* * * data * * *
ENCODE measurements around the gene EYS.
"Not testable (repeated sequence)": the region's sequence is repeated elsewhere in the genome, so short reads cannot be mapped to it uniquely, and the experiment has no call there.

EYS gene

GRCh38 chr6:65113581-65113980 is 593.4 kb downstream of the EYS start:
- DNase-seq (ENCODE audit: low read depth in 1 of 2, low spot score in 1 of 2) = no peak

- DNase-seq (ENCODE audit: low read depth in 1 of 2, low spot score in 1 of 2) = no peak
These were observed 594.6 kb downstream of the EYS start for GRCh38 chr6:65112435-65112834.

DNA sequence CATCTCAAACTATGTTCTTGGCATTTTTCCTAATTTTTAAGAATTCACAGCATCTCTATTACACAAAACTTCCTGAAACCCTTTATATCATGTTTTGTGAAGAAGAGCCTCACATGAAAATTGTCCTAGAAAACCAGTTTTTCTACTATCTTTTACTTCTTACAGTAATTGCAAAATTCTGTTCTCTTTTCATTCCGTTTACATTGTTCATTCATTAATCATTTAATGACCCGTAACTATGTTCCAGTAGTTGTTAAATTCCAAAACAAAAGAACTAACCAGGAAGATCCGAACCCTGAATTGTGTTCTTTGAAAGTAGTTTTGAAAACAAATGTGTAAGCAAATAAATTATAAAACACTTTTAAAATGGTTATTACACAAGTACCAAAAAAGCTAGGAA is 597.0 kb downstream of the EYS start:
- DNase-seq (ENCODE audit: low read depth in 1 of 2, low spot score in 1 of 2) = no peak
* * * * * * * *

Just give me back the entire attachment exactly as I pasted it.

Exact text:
ENCODE measurements around the gene EYS.
"Not testable (repeated sequence)": the region's sequence is repeated elsewhere in the genome, so short reads cannot be mapped to it uniquely, and the experiment has no call there.

EYS gene

GRCh38 chr6:65113581-65113980 is 593.4 kb downstream of the EYS start:
- DNase-seq (ENCODE audit: low read depth in 1 of 2, low spot score in 1 of 2) = no peak

- DNase-seq (ENCODE audit: low read depth in 1 of 2, low spot score in 1 of 2) = no peak
These were observed 594.6 kb downstream of the EYS start for GRCh38 chr6:65112435-65112834.

DNA sequence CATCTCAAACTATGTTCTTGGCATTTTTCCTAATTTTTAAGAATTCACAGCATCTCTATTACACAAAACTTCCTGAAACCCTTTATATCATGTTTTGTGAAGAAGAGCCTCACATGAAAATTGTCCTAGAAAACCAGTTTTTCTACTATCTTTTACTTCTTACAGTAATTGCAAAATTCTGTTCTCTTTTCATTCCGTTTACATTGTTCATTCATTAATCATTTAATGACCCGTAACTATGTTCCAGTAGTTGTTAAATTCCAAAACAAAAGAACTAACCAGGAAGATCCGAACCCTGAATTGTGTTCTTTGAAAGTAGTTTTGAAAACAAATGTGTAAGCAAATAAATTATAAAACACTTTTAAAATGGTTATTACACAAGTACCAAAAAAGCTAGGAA is 597.0 kb downstream of the EYS start:
- DNase-seq (ENCODE audit: low read depth in 1 of 2, low spot score in 1 of 2) = no peak